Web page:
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Programs to move Southern Nevada septic users to municipal sewer system slowly rolling out

The switch aims to recycle water that septic systems lose into the ground, but implementation of a new state law has caused confusion.
Amy Alonzo
Amy Alonzo
Environment
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Nearly six months after state lawmakers authorized Southern Nevada Health District to implement a voluntary septic system conversion program to help the drought-plagued region recycle water, the district hasn’t received funding for it, nor has it generated funding of its own.

The district is instead partnering with Southern Nevada Water Authority (SNWA) to implement a program under AB220 that would fully fund conversion of properties on septic systems to the municipal sewer system, allowing the city to capture and recycle water that would otherwise drain into leach fields. In the wake of AB220, SNWA has launched two of its own septic conversion programs and is working on a third. 

With just 4 inches of precipitation per year, Las Vegas is the driest metropolitan city in the United States. The city relies on the Colorado River for almost all its water and, as the city’s population has swelled while the river’s flows have decreased, it devised a unique recycling program that captures, treats and returns about 99 percent of water used indoors to nearby Lake Mead. Each gallon returned to the reservoir, known as return flow credits, allows Las Vegas to pump another gallon into the city.

That level of recycling is critical as the Colorado River continues to face extreme water shortages, but Las Vegas can’t capture water that is pumped into septic systems — individual systems that treat wastewater from properties and leach the treated water into the ground. Water pumped into septic systems that eventually filters into leach fields accounts for the region’s third-largest use of unrecyclable water, behind only irrigation and evaporative cooling, according to SNWA.

With several thousand septic systems spread across the Las Vegas Valley, and the average household using 122,000 gallons per year, there are millions of gallons of water the region could be recycling if water that is currently pumped into septic systems was instead pumped into municipal sewers to be treated and returned to Lake Mead.

When SNWA originally proposed AB220, it mandated that thousands of qualifying Clark County septic tank owners connect to the municipal sewer system before 2054. But conversions can cost multiple thousands of dollars, and residents were alarmed by the potential cost. 

“I was approached by a large number of constituents saying, “Oh my gosh, oh my gosh, I can’t afford this,” said Sen. Rochelle Nguyen (D-Las Vegas), who said her district is a “hotbed” of properties with septic systems.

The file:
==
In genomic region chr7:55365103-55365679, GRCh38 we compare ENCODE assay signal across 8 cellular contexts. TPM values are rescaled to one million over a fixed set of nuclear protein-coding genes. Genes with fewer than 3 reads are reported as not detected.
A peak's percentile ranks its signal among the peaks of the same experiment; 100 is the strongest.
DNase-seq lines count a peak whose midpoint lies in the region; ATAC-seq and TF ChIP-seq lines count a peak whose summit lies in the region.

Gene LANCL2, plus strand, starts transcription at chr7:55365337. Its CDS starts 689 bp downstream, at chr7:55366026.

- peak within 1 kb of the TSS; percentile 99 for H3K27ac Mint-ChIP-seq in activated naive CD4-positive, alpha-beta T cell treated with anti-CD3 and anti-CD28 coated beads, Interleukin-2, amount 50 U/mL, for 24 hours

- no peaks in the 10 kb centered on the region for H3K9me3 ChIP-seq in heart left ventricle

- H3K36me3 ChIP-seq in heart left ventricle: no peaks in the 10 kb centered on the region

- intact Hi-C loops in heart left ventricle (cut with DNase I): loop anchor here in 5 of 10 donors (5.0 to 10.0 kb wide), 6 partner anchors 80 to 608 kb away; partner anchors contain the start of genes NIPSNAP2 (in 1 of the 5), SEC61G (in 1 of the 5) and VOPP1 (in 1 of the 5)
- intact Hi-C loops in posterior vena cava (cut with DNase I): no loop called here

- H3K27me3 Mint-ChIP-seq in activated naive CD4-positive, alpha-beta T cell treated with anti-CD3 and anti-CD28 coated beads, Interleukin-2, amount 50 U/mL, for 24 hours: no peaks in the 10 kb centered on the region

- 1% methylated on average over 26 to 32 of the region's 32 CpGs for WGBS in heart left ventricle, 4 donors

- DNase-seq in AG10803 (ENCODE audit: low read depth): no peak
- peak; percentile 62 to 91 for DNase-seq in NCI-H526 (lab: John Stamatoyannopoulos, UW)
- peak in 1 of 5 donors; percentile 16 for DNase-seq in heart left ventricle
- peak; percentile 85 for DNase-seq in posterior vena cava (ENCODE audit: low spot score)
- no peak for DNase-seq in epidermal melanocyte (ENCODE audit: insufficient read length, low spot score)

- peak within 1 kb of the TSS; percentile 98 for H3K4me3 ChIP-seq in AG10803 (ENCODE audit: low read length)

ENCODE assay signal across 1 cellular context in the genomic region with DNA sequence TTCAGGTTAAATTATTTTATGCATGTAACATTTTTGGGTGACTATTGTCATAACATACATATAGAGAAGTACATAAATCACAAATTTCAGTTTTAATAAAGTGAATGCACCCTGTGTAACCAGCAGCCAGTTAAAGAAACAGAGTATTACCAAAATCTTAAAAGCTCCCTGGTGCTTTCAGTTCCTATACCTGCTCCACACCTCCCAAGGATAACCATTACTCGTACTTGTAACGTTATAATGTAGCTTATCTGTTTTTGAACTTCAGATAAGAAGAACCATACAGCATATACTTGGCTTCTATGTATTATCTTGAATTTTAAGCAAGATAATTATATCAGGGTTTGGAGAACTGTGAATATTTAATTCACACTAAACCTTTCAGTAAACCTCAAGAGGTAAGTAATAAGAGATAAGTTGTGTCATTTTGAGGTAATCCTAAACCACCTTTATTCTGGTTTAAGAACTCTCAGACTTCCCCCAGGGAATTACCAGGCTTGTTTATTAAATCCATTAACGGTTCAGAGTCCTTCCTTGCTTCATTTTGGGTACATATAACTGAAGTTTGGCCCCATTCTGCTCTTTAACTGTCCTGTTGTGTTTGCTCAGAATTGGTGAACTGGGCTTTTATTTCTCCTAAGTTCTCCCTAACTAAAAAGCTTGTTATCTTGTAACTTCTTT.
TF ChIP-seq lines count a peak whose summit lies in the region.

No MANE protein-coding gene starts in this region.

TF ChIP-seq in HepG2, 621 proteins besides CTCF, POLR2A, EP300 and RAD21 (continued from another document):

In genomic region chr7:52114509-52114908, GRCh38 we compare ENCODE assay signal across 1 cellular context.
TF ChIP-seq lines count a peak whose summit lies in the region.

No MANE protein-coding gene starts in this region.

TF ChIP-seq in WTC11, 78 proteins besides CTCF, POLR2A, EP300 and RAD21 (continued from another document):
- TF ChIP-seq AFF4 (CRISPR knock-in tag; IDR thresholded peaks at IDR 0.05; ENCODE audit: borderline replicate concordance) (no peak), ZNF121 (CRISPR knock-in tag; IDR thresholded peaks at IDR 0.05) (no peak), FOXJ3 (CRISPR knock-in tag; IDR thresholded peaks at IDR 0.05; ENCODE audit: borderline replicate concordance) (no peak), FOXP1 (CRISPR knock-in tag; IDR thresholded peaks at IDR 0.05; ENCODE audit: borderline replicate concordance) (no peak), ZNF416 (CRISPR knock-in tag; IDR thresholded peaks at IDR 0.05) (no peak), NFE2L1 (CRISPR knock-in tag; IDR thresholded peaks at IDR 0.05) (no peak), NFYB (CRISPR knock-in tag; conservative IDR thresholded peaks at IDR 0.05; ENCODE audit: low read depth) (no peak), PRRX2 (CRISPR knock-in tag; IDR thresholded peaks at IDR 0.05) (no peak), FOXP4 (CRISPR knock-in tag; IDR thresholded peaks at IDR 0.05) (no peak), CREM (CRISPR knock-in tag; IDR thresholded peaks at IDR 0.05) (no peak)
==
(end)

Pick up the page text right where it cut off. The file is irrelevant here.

The bill that was signed into law in June had less teeth. It outlines multiple water conservation measures regarding turf and water usage, but instead of mandating septic conversions, it authorized agencies to implement voluntary septic conversion programs. It also authorized the health district to implement a voluntary fee of roughly $250 per year for qualifying septic owners who were interested in enrolling in a conversion program, but it did not allocate any funding. 

Since the bill’s signing, the water authority has rolled out two programs that fund 85 percent of a conversion and is working on a third program that will fully fund them, while the health district has not rolled out a program of any kind, leading to confusion for residents, Nguyen said.

The two programs SNWA, the wholesale water provider for the greater Clark County region, has already rolled out pay up to 85 percent of costs for residents to convert their systems, using operating funds and Groundwater Management Program funds paid by well users. SNWA is also in the process of rolling out a fully funded conversion program using federal grant funding, which it expects to be online early next year. 

“People are contacting the water district about this and they are being directed toward this 85 percent program and they’re like wait, what about this 100 percent program?” Nguyen said. 

The health district hasn’t launched a program of its own largely due to a lack of funding, according to Chris Saxton, director of environmental health for the district. 

“The main obstacle here is just the money,” he said at the district’s September board meeting. “It’s going to take a long amount of time unless we get a big influx of money from the federal government or somewhere else.”

Mike O'Callaghan–Pat Tillman Memorial Bridge seen from Hoover Dam on Friday, June 25, 2021. (Jeff Scheid/Nevada Independent)

‘There is still water conservation to be had in Southern Nevada’

Over the past 20 years, 750,000 people have moved to Southern Nevada, increasing its population by 49 percent — 2.2 million residents now call the Las Vegas Valley home.